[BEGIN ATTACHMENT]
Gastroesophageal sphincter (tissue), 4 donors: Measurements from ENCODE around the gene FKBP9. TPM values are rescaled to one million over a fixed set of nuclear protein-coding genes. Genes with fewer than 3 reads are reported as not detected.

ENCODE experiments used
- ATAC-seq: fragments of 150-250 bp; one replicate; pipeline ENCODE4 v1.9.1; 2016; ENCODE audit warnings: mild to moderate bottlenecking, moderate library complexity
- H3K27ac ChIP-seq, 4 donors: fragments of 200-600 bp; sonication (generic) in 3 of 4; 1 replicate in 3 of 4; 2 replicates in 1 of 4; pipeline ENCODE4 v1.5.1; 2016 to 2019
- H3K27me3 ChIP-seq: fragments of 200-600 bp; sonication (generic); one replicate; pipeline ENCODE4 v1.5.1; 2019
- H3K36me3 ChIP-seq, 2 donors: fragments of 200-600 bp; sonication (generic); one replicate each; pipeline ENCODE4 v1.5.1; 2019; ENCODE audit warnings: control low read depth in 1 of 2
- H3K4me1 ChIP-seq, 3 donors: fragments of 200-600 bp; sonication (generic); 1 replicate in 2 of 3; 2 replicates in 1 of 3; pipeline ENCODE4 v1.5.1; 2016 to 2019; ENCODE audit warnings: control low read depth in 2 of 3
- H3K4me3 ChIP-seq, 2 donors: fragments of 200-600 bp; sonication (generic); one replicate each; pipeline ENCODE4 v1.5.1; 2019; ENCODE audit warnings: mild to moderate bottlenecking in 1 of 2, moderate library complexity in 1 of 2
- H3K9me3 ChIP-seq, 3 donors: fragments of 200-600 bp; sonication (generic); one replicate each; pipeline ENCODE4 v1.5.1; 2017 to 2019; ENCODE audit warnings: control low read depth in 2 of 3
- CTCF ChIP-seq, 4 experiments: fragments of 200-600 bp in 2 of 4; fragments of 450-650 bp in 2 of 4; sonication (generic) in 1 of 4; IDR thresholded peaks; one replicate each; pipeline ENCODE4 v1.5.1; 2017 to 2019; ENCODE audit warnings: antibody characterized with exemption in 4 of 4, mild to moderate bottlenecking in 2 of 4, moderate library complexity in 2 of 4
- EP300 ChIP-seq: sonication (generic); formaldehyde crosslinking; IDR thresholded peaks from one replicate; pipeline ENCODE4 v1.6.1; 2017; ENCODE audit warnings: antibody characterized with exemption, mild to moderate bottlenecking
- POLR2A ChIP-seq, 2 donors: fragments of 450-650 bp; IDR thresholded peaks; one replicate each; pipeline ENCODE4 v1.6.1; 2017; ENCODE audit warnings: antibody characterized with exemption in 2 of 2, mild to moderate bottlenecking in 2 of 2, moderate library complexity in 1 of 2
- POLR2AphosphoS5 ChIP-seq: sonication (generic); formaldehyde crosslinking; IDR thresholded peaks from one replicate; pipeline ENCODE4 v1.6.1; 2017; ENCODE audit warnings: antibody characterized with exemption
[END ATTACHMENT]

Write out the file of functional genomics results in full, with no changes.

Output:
Gastroesophageal sphincter (tissue), 4 donors: Measurements from ENCODE around the gene FKBP9. TPM values are rescaled to one million over a fixed set of nuclear protein-coding genes. Genes with fewer than 3 reads are reported as not detected.

ENCODE experiments used
- ATAC-seq: fragments of 150-250 bp; one replicate; pipeline ENCODE4 v1.9.1; 2016; ENCODE audit warnings: mild to moderate bottlenecking, moderate library complexity
- H3K27ac ChIP-seq, 4 donors: fragments of 200-600 bp; sonication (generic) in 3 of 4; 1 replicate in 3 of 4; 2 replicates in 1 of 4; pipeline ENCODE4 v1.5.1; 2016 to 2019
- H3K27me3 ChIP-seq: fragments of 200-600 bp; sonication (generic); one replicate; pipeline ENCODE4 v1.5.1; 2019
- H3K36me3 ChIP-seq, 2 donors: fragments of 200-600 bp; sonication (generic); one replicate each; pipeline ENCODE4 v1.5.1; 2019; ENCODE audit warnings: control low read depth in 1 of 2
- H3K4me1 ChIP-seq, 3 donors: fragments of 200-600 bp; sonication (generic); 1 replicate in 2 of 3; 2 replicates in 1 of 3; pipeline ENCODE4 v1.5.1; 2016 to 2019; ENCODE audit warnings: control low read depth in 2 of 3
- H3K4me3 ChIP-seq, 2 donors: fragments of 200-600 bp; sonication (generic); one replicate each; pipeline ENCODE4 v1.5.1; 2019; ENCODE audit warnings: mild to moderate bottlenecking in 1 of 2, moderate library complexity in 1 of 2
- H3K9me3 ChIP-seq, 3 donors: fragments of 200-600 bp; sonication (generic); one replicate each; pipeline ENCODE4 v1.5.1; 2017 to 2019; ENCODE audit warnings: control low read depth in 2 of 3
- CTCF ChIP-seq, 4 experiments: fragments of 200-600 bp in 2 of 4; fragments of 450-650 bp in 2 of 4; sonication (generic) in 1 of 4; IDR thresholded peaks; one replicate each; pipeline ENCODE4 v1.5.1; 2017 to 2019; ENCODE audit warnings: antibody characterized with exemption in 4 of 4, mild to moderate bottlenecking in 2 of 4, moderate library complexity in 2 of 4
- EP300 ChIP-seq: sonication (generic); formaldehyde crosslinking; IDR thresholded peaks from one replicate; pipeline ENCODE4 v1.6.1; 2017; ENCODE audit warnings: antibody characterized with exemption, mild to moderate bottlenecking
- POLR2A ChIP-seq, 2 donors: fragments of 450-650 bp; IDR thresholded peaks; one replicate each; pipeline ENCODE4 v1.6.1; 2017; ENCODE audit warnings: antibody characterized with exemption in 2 of 2, mild to moderate bottlenecking in 2 of 2, moderate library complexity in 1 of 2
- POLR2AphosphoS5 ChIP-seq: sonication (generic); formaldehyde crosslinking; IDR thresholded peaks from one replicate; pipeline ENCODE4 v1.6.1; 2017; ENCODE audit warnings: antibody characterized with exemption